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“Start as you mean to go on” is sound advice for many different aspects of life, and never is this truer than when you bring a new dog or puppy into your home for the first time! There is of course a fine line to walk between making the dog feel welcome, secure and happy with you and inadvertently setting up bad habits, so it is important to have a clear idea of how you are going to go about things, and start doing this from the get-go!
Setting the boundaries for your new dog or puppy shouldn’t be undertaken on the fly, and you should have a good idea about what those boundaries are going to be, and how you are going to enforce them, before you even bring the dog or puppy home. This requires a little bit of forethought and prior planning, and in some cases, setting yourself up with equipment and “rules” beforehand.
Read on to learn more about how to set boundaries for a new dog or puppy when you bring them home.
You should of course make sure that your home is all ready to receive your dog before you bring them home, and this means making your plans about what is and is not allowed, getting all of the family on board with them, and making your physical preparations. Dog-proof your house to ensure that it is safe, and suss out where you are going to feed your dog, place their bed, and what doors they will use to go out to go to the toilet.
If you have had a dog previously, it is entirely possible that you might want to assign different rules to your new dog than to the dog you owned before. Try to eradicate any signs of the prior dog from the home, such as by having your carpets cleaned and starting afresh with all new bedding, bowls and equipment, both to allow your new dog a fresh start, and to keep them from smelling the presence of another dog.
Make sure that your garden or yard is fenced in securely to keep your dog contained, and block off any areas that you do not wish your dog to access, such as flowerbeds, or part of the garden. The same process can be undertaken within the home; for instance, if you wish to keep your dog from going upstairs or keeping them out of certain rooms, either install baby gates, or get into a routine of keeping those doors closes before you bring your dog home.
When you first welcome your dog into their new home, keep them on the lead and show them around calmly and slowly. This will enable you to direct where your dog goes, and offer them a feeling of security by having a guided introduction, as well as getting them into a pattern of where in the home is part of their territory, and what areas they are not taken into. If your new dog attempts to go into one of the areas they are not permitted to, gently pull them back and recall them, and tell them “no” if they persist.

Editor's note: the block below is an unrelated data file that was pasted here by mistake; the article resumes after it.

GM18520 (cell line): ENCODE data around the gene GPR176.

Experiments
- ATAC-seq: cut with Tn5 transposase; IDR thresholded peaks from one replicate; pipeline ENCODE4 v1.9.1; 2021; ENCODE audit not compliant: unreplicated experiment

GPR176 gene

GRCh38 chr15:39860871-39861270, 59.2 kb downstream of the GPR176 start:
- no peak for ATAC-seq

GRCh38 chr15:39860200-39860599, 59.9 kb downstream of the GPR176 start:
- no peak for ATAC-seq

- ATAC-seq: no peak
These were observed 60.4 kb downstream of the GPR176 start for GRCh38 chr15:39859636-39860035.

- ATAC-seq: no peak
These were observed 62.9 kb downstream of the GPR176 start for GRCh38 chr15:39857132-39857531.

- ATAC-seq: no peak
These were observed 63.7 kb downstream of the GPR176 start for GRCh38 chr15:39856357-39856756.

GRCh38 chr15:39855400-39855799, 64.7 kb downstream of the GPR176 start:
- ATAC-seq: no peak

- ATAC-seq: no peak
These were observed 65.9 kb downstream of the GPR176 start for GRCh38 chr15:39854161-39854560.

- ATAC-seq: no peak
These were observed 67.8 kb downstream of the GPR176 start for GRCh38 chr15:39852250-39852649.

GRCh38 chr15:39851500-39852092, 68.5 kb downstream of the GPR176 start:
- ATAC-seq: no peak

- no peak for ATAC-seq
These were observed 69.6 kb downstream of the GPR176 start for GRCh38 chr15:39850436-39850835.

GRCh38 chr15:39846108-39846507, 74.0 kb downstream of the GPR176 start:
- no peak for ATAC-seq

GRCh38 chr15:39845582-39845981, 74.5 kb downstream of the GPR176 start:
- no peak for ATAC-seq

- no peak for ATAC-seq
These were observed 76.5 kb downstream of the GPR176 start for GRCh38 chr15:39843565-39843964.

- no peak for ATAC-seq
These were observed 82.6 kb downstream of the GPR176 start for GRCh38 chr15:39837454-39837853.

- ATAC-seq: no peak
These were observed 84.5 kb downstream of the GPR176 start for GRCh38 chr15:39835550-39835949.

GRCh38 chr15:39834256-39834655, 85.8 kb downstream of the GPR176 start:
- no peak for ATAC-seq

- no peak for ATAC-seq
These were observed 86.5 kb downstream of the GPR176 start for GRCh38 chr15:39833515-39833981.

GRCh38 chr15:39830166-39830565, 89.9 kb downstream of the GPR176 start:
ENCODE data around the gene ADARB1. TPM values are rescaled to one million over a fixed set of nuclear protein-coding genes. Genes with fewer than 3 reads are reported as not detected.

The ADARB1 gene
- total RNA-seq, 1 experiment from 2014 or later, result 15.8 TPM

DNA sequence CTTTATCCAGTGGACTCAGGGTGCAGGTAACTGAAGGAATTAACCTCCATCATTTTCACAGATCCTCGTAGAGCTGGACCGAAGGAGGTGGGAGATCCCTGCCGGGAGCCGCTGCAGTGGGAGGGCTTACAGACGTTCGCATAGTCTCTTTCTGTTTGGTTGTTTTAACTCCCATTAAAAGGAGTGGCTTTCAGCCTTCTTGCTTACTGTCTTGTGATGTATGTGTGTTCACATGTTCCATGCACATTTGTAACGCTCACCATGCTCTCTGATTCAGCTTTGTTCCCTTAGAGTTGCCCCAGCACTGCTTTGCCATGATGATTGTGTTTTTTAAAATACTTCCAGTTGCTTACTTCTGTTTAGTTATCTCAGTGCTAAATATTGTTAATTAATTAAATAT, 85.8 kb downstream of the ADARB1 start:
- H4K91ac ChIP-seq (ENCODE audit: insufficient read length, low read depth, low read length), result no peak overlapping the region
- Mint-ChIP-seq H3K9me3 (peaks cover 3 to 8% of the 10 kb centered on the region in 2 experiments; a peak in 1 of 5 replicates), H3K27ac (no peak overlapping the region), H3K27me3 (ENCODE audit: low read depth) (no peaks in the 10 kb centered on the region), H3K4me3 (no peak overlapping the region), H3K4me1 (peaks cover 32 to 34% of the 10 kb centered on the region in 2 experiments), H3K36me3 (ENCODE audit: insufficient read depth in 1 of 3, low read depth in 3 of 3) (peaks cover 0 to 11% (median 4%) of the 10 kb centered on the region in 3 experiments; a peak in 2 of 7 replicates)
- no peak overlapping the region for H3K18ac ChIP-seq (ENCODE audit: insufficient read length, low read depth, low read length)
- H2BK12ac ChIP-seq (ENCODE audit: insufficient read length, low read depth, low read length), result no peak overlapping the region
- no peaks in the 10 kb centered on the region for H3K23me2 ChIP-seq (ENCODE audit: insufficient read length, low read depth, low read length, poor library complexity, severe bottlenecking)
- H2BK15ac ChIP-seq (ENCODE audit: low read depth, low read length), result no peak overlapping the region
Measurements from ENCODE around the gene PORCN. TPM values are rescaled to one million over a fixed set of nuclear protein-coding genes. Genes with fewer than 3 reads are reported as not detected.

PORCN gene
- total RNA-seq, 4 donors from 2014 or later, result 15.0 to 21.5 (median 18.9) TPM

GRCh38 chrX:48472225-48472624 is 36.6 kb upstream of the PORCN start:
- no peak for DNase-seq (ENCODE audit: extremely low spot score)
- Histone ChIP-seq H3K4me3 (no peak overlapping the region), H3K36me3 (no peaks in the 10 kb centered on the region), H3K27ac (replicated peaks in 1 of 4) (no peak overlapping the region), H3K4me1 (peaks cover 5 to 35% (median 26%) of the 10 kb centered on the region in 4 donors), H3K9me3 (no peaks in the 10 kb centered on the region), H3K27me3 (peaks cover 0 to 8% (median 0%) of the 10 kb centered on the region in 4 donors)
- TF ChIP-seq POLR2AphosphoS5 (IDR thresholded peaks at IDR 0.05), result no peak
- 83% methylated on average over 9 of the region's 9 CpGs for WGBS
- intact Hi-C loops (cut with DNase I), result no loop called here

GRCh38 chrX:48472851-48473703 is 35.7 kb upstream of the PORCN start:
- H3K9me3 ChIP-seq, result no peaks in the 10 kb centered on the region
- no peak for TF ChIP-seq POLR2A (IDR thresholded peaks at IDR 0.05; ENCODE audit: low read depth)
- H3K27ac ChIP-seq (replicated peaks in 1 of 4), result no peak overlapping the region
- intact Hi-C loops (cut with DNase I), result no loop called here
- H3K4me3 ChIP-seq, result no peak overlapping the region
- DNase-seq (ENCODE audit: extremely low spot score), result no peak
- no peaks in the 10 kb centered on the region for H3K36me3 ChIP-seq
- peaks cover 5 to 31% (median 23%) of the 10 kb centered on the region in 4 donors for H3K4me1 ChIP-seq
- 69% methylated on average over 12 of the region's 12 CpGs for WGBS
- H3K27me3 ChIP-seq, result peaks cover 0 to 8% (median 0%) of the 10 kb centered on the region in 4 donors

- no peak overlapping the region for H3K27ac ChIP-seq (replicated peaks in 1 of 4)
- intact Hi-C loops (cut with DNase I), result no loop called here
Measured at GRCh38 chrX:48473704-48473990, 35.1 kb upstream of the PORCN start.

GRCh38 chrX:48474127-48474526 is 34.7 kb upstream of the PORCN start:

Ensure that any parts of the home that you have designated as dog-free zones are already closed off to your dog, either physically with a closed door, or with a baby gate. This will help to reinforce the impression to your dog that these parts of the house are not theirs, and they will not establish their scent within these areas. Over time, you should be able to remove physical barriers, and rely on your dog to keep out with minimal correction.
If you intend to allow your dog into rooms where there are places that they cannot go; for instance, the lounge, but not the sofa, make it clear to your dog from the outset that these places are not for them! Immediately remove them from furniture they climb onto that is not their, showing them an alternative place for them to go. Never break the rule or fail to enforce it, as this will lead to blurred boundaries and confusion for your dog, at what is already a time of upheaval for them.
It is important to be totally consistent with your dog, and firm but fair. Your dog will not come into your home instinctively knowing the rules of their new living situation, and it is totally up to you to instil these rules into their minds. This can only be achieved if you do not bend the rules or blur the boundaries, and every time you do this, not only will you be back to stage one, but will confuse and stress out your dog. It is much easier to set boundaries from the outset than to try to change them later on- so start as you mean to go on, and stick to it!
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